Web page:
Korean Air chief's daughter faces ministry investigation

Korean Air chief's daughter faces ministry investigation

The repercussions of Korean Air's "nut rage" incident are expected to build as Heather Cho, daughter of the airline's chairman, faces a government summons to question her on why she caused the delay of a Korean Air flight and deplaned a flight attendant last week, the Transport Ministry said Thursday.

The ministry issued a notification requesting her appearance for questioning on Friday, said Lee Gwang-hee, aviation safety division director of the Ministry of Land, Infrastructure and Transport.

Cho will appear for the questioning, the company said.

The ministry has also asked Korean Air to supply the list of passengers on the Friday flight, with their contact information, to clarify the facts. Korean Air has yet to comply.

The authorities are urging passengers to come forward and talk about what really happened. They have finished questioning 10 Korean Air employees, including the pilot of flight KE086 and the cabin crew.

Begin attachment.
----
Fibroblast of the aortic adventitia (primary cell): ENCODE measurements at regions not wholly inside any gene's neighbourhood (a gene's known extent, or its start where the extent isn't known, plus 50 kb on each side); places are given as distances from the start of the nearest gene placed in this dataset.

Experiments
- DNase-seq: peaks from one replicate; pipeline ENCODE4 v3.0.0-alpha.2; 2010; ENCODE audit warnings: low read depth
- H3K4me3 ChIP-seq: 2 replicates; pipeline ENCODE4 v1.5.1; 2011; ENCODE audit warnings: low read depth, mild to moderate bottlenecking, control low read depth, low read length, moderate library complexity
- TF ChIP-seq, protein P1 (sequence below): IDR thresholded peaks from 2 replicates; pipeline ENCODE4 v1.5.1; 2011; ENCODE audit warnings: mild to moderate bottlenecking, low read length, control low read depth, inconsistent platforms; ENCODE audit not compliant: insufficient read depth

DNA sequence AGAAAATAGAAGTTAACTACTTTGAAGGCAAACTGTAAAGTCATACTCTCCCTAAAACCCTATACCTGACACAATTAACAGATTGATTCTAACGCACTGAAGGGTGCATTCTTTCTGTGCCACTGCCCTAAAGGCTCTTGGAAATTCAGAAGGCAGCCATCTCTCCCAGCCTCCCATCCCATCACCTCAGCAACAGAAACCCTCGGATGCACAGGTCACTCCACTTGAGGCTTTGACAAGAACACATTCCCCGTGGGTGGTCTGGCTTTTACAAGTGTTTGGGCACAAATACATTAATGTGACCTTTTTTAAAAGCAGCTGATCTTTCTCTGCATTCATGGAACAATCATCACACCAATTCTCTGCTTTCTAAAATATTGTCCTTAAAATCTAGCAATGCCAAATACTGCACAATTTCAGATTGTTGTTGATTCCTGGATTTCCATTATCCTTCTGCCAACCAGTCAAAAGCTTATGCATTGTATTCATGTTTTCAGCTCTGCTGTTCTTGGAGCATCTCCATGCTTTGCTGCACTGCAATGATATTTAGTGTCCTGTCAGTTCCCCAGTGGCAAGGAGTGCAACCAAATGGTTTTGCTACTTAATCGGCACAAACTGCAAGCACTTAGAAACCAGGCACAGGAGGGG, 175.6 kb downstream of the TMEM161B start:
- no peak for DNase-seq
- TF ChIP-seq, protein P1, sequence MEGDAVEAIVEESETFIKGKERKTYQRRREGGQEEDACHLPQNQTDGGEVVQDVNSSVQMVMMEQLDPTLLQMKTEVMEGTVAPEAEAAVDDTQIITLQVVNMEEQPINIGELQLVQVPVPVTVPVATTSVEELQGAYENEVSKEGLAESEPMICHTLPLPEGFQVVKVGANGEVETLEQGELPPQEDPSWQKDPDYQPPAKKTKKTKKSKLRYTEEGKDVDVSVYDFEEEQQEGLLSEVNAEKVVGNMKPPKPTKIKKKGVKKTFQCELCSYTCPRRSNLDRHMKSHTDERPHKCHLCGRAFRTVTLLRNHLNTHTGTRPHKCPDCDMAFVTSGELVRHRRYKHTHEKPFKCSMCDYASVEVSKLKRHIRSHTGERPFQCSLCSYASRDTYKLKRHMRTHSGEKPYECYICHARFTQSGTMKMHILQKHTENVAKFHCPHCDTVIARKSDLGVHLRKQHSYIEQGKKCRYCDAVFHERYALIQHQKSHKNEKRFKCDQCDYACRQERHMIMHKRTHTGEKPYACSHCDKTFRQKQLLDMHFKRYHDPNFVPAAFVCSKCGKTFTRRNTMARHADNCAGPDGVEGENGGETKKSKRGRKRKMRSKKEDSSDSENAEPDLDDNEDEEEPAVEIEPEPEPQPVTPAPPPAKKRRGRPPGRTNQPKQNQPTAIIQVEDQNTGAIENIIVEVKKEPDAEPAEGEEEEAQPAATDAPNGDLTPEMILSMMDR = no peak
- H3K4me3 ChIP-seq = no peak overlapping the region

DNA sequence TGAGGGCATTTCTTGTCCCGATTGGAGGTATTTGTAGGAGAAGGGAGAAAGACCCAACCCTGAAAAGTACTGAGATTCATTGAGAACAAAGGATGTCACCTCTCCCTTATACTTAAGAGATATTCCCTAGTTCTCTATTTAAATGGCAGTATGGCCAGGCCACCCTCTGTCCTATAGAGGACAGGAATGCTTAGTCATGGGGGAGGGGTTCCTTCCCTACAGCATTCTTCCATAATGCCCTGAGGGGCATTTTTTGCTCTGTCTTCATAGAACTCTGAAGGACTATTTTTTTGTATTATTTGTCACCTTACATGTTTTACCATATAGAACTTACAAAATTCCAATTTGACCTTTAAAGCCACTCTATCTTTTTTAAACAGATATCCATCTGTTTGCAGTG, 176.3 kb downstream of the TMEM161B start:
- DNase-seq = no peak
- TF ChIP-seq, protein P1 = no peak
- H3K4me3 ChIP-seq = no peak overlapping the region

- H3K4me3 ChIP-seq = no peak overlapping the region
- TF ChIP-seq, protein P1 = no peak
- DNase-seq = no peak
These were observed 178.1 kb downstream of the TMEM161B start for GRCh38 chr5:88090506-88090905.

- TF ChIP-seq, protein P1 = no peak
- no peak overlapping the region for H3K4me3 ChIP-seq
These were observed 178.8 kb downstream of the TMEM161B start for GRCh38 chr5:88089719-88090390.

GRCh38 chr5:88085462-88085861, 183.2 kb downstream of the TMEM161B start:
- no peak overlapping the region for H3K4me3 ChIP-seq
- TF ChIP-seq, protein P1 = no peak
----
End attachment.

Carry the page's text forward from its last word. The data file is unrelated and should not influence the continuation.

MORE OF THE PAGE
Adding more pressure to Korean Air, the Seoul Seobu District Prosecutors' Office on Thursday raided the airline's Seoul and Incheon headquarters to collect documents including the black box and flight operation records of the plane in question.

"We conducted a hasty raid as the case has drawn public attention and concerns over fabrication of evidence," a prosecution official said.

After analysing the documents, the prosecutors plan to question Cho, who is suspected of violating aviation safety law and obstruction of business.

A day before, progressive civic group the People's Solidarity for Participatory Democracy had filed a complaint with the prosecution, claiming that Korean Air's management has forced its employees to make false testimonies to put the blame on the chief flight attendant who was forced to leave the plane.

On Monday, news reports revealed that Cho, 40, had ordered an employee to deplane over service standards while she was traveling in first class.

The plane, carrying 250 passengers, had to taxi back to the terminal in New York to drop off the chief flight attendant before heading for Incheon. This caused a delay of 11 minutes in the flight.

The authorities are currently investigating whether Cho's actions infringed aviation laws.

The key points of the investigation include whether she was shouting while on board and detailed reasons for why the employee left the plane, and why the plane had to return to the terminal.

On Tuesday, Cho stepped down from all posts at Korean Air except as executive vice president. The day after, she said she would resign from this position as well.

Korean Air's labour union has demanded a formal apology from Cho to the employees for violating their rights.

hnpark@heraldcorp.com

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